There are many places where we can witness the result of technology and how it can cause RSIs, but it may be most obvious among office workers, especially people who work with computers. In the past, no doubt, women who worked as secretaries on typewriters probably developed RSIs. During World War I, Morse code operators were known to develop “glass arm.” With the advent of computers, however, and the number of people who use them for things other than administrative tasks, the corresponding rise in the number of RSIs has been noticeable.

    Anyone who works for long periods with computer keyboards is susceptible to RSIs. In the office environment, several causes lead to developing RSIs:

    • An inadequate layout of the workspace
    • Office equipment that is old and ill-suited for modern tasks
    • Keyboard setup
    • Position of the mouse

    2. Trade Jobs

    Anyone who works in a trade job — such as an electrician, a construction worker or a plumber — knows the work often requires repeating the same task over a prolonged period. Not only that, but electricians and plumbers in particular often need to stand or squat in awkward positions for hours to fix an electrical or a plumbing problem. Think of the popular image of the plumber hunched under the kitchen sink. Plumbers and electricians often need to grasp tools tightly to loosen valves or remove screws. It’s easy to see how an RSI can develop in people who do this again and again for hours on end.

    Meanwhile, we’ve already talked a little bit about the dangers that face construction workers. Repeatedly lifting heavy loads, working in cold temperatures and sometimes repeating the same task for an extended period are all factors that make developing an RSI more prevalent. These RSIs often affect backs, legs, knees, arms or hands.

    3. Medical Workers

    The health care profession has a reputation for long hours and stressful situations. Nurses or nursing assistants must often lift patients in or out of a bed or a wheelchair. As the population ages, and as more Americans fall victim to the obesity epidemic, this task has become increasingly challenging, and it is much easier to develop an RSI.

    The same is also true of those who work in physical therapy. Therapists frequently need to lift or move patients to help them heal from injury. This kind of daily repetitive strain on the back and the legs is the perfect formula to develop an RSI.

    Stress is also a factor that can contribute to an RSI, and there is no shortage of that in the health care field. For example, a recent study by the American Nursing Association found 60 percent of nurses said there is a great deal of stress associated with their job.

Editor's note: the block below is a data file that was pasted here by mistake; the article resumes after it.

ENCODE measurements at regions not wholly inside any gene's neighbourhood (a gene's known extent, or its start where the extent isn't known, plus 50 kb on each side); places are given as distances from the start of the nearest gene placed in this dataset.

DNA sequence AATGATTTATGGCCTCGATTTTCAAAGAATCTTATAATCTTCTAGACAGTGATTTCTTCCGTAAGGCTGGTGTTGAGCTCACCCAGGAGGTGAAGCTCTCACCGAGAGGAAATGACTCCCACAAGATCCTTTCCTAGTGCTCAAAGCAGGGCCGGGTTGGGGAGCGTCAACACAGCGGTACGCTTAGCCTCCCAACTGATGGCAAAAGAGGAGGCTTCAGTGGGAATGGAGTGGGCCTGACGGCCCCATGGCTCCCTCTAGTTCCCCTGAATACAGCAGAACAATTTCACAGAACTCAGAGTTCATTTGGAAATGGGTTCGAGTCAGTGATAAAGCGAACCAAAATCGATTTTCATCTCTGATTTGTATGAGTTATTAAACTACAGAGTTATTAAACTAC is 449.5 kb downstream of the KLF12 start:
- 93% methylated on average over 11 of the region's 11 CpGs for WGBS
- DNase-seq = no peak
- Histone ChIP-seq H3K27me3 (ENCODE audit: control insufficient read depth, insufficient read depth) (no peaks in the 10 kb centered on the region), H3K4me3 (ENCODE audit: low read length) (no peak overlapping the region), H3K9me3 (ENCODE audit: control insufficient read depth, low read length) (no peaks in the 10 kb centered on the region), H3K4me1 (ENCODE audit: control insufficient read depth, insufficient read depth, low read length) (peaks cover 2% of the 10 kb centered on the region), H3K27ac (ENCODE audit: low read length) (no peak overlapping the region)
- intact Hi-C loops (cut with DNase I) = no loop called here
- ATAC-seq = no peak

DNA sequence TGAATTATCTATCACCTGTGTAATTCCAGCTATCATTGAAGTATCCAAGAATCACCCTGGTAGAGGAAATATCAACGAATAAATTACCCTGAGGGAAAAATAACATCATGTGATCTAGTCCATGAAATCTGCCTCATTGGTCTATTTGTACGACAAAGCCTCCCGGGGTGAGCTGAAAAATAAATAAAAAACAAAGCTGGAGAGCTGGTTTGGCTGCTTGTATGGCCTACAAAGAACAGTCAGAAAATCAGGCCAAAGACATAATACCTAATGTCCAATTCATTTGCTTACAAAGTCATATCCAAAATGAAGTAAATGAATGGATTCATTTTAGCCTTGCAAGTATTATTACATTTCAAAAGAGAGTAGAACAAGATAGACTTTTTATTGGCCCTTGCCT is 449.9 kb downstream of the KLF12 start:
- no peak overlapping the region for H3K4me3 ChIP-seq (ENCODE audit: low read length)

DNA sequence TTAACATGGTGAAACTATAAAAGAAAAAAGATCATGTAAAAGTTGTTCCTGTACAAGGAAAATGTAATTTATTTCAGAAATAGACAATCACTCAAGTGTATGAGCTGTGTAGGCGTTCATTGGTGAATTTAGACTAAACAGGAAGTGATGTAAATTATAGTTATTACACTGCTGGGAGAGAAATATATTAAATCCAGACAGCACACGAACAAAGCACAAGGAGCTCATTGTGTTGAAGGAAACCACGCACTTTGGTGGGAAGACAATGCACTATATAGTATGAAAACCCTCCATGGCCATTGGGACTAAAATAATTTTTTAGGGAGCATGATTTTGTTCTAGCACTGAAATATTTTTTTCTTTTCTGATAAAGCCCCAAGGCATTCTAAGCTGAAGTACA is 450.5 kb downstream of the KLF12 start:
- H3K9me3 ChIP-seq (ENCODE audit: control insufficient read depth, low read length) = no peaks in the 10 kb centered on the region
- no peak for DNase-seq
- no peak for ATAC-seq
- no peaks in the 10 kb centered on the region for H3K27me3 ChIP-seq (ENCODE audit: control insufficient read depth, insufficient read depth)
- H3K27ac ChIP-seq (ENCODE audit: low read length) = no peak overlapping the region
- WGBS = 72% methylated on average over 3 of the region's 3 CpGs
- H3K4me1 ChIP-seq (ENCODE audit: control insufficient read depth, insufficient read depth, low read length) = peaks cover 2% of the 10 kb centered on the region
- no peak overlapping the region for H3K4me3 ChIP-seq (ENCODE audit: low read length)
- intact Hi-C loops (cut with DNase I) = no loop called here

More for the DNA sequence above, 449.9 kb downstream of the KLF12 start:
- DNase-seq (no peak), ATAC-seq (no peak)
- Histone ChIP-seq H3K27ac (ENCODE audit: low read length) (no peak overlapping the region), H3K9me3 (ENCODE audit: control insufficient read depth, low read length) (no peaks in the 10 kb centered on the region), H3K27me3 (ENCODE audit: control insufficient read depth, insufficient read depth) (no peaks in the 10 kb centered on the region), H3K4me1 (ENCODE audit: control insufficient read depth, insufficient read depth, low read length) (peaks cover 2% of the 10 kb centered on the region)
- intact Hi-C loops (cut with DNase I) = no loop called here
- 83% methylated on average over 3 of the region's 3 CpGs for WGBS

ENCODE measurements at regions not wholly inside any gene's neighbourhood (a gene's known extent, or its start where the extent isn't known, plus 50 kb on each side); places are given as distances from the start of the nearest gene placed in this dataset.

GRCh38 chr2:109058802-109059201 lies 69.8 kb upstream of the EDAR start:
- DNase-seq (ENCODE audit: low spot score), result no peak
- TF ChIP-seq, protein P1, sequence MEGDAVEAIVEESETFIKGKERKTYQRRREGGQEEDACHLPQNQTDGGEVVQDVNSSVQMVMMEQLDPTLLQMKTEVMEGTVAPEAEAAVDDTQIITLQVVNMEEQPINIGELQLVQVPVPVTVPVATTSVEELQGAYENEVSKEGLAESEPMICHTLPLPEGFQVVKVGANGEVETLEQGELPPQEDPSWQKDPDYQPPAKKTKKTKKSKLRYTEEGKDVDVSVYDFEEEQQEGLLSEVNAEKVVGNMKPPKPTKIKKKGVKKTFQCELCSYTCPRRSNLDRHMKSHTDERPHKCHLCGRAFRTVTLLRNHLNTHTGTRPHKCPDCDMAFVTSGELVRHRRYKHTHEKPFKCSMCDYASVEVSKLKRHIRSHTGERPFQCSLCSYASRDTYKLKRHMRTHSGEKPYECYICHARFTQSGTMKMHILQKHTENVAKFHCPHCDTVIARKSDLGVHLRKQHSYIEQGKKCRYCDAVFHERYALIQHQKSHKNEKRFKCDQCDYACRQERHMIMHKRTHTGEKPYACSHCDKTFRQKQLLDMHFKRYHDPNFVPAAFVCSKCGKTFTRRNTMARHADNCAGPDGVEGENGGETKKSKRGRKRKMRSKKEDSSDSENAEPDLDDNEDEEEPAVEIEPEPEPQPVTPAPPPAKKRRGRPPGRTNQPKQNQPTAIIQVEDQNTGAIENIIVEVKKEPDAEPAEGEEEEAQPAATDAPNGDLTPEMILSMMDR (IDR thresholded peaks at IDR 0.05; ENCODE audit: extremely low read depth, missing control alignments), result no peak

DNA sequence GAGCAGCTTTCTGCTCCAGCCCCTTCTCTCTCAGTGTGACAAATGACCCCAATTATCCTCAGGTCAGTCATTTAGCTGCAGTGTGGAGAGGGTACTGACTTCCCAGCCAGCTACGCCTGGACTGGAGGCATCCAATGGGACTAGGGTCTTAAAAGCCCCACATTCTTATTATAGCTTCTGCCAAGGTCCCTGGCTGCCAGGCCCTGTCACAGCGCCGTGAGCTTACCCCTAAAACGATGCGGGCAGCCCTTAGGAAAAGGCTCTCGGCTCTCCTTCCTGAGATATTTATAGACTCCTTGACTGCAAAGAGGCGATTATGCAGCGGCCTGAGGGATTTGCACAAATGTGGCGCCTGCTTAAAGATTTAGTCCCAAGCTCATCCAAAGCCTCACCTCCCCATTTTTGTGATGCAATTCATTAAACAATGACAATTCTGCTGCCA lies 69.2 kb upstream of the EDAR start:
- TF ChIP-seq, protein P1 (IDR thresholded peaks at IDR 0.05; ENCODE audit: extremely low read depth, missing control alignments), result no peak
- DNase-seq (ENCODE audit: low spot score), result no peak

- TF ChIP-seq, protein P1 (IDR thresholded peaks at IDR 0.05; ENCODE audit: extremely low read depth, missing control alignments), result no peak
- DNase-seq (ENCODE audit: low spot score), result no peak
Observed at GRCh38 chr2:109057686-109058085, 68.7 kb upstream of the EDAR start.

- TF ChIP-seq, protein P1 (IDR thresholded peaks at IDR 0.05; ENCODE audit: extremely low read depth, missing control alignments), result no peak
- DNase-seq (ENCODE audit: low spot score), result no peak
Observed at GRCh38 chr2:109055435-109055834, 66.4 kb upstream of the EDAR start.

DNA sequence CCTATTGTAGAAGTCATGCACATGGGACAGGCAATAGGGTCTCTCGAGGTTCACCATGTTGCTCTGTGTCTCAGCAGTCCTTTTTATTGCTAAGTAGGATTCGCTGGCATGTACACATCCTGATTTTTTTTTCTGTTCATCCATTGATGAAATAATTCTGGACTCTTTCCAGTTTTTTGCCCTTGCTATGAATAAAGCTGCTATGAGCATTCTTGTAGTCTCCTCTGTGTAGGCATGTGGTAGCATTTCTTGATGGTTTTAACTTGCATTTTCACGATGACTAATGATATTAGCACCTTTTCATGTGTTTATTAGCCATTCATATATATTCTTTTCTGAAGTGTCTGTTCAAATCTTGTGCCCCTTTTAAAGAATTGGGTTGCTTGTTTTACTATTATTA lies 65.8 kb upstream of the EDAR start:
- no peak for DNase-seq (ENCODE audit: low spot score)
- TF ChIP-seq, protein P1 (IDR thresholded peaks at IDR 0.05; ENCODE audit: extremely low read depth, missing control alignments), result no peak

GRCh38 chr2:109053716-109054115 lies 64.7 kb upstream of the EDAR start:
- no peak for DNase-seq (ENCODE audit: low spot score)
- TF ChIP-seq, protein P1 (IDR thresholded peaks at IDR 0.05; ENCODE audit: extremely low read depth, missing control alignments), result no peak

Here is another area where technology both helps and hinders the profession. It’s common now to see a doctor or a nurse enter a waiting room holding a computer. The computerization of patient records has led to far fewer mistakes, and it’s much easier for a doctor or nurse practitioner to send a prescription to a pharmacy. The constant use of computers also means these medical professionals are susceptible to carpal tunnel syndrome.

    4. Grocery and Stock Clerks

    Scanner technology allows us to move through a checkout line at our local grocery store more quickly and efficiently. But for a grocery clerk whose job requires them to swipe item after item for hours at a time, it’s easy to see how conditions like carpal tunnel, tendinitis or bursitis could develop.

    The same is true for stock clerks. This job often requires for them to work in awkward positions for hours, frequently with their arms over their heads, to reach the shelves with the items they need to restock. Or, they need to squat or kneel to stock lower shelves. It’s not the stocking of the shelf that’s the problem. It is the fact that they must do it, again and again, day in and day out, that leads to the development of RSI.

    5. Janitors and Housekeeping Staff

    Constant mopping and cleaning, often down on their hands and knees, are just the kind of activities that over time lead to the development of RSI. The janitor who mops the floors in your building or at your child’s school uses their wrists and arms all day. The same is true of the housekeeping staff at a hotel, who must make dozens of beds and scrub sinks, tubs and toilets daily.

    These are just several of the more common occupations where there is a real danger of developing an RSI. Other jobs include:

    • Bus drivers
    • Pipefitters
    • Firefighters
    • Agricultural workers
    • People who work processing and cutting meat, whether in a deli or in an industrial plant
    • Delivery workers
    • Professional athletes
    • Musicians
    • Transportation workers
    • Postal workers
    • Hairdressers
    • Welders
    • People who work in food processing, such as cake decorators or fishmongers
    • Bricklayers and carpenters

    What to Do If You Think You Have a Repetitive Stress Injury

    If you work in one of the jobs mentioned above, and your RSI has become severe enough that it has forced you to miss time, there are several essential steps you must take before you can apply for workers’ compensation.

    1. Document the Injury

    If you suspect you have developed an RSI, it’s a good idea to document the conditions on your job that you think may have led to the injury. Keep a record of the hours you’ve worked on a particular task, when you started to feel the pain and how the pain progressed. If you stopped doing this task for a couple of days and the pain went away, but then returned when you return to your job, note that as well.